I wasn’t going to write this, but after reading the Washington Post’s story in Monday’s paper, I feel compelled to. These articles distort the data by reporting only cases that confirm their hypotheses (confirmation bias), making us assume that every school is a danger zone. Let’s face it, fear sells. Reporters are not scientists or statisticians and do not have the time or knowledge to understand scientific and medical issues.
The good news for all of us is that both the CDC and WHO websites provide accurate and current information from a layman’s perspective. Their articles are written by scientific writers and reviewed by scientists, so we can be assured of their accuracy. In addition to the CDC and WHO websites, NIH and medical journals are making all research on COVID 19 available, no subscription required.
Admittedly, scientific research has its limitations. First there is a temporal limitation. Research takes time. For example, before widespread testing, it was erroneously believed that children did not get this virus because there were few hospitalizations and their symptoms were so mild. Data has proven that children do get the disease, still their symptoms remain mild and hospitalization is highly unlikely. Another limitation is we have no data on long term consequences. And finally, there are not enough scientists to research all the questions, folklore, unconfirmed reports that arise.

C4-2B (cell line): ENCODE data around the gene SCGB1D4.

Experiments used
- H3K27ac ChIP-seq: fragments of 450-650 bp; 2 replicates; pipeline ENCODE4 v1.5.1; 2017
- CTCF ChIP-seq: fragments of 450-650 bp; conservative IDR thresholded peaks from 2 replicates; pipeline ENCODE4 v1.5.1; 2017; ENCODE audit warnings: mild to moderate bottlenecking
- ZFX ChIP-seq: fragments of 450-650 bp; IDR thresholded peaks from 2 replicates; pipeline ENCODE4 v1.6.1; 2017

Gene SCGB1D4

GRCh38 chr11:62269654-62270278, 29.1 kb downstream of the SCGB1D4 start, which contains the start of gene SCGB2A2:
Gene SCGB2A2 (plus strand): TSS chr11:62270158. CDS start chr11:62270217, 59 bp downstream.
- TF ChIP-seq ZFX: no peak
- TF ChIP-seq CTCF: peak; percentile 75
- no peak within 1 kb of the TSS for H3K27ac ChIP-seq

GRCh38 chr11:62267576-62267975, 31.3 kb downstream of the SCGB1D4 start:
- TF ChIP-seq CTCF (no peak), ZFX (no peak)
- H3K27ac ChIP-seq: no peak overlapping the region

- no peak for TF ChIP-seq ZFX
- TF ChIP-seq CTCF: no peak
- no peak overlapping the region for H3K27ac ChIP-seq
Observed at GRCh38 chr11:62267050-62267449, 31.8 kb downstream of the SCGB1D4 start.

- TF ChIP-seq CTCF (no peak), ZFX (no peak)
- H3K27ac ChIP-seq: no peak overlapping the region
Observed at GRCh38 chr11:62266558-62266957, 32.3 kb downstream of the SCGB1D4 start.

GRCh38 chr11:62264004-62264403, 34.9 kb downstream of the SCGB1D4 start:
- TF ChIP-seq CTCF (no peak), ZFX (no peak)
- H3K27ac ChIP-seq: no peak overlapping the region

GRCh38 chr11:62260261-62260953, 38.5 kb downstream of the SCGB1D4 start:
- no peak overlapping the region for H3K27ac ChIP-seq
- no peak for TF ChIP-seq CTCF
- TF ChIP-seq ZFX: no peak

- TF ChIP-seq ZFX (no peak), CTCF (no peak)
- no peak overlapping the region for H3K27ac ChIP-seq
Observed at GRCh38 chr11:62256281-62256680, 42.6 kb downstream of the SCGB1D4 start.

Spreading myths, misinformation and fear is irresponsible and dangerous.
Myth vs Fact. There is a myth that COVID 19 virus is a conspiracy, not a problem, etc. therefore we don’t need to take these precautions. It is easy to believe this if you don’t know anyone personally who had the virus. But the data say otherwise. The death toll has climbed to over 150,000 people. Dr. Birx is reporting that the pandemic is spreading. The death of Herman Cain, who contracted COVID 19 eight days after attending a political rally should make it personal to those who still harbor this misconception. CDC has clear guidelines and Gov Hogan has posted new restrictions.
You can get the link to COVID 19 updates from The Spy.
Here are other sites that can help you understand of the current impact of the virus.
WHO has a website devoted to “myth busters.”
Children. Parents are understandably worried about their children. To date, it appears that most children are not seriously impacted by this virus. For example, the Washington Post article alluded to the problem of MIS-C in children. This is an extremely rare complication, only 2 children have been confirmed to have died from it and another 4 are suspected. The majority who get this very, very rare complication have recovered and it is not proven that COVID-19 is the source (correlation not causation); of those tested, 30% did not have the virus. The scientific journals remain cautiously optimistic; children don’t appear to spread it among each other; adult to child transmission is much more common. Parents must understand, though, that these are short-term results only.
At this time, the CDC cannot tell us the impact of COVID-19 on at-risk children (e.g., metabolic disorders, neurological issues, lung disorders, cancer), so they recommend the same precautions as adults who have these conditions.
“The data are striking,” said Dr. Raszka, a pediatric disease specialist from the University of Vermont. “The key takeaway is that children are not driving the pandemic. After six months, we have a wealth of accumulating data showing that children are less likely to become infected and seem less infectious; it is congregating adults who aren’t following safety protocols who are responsible for driving the upward curve.”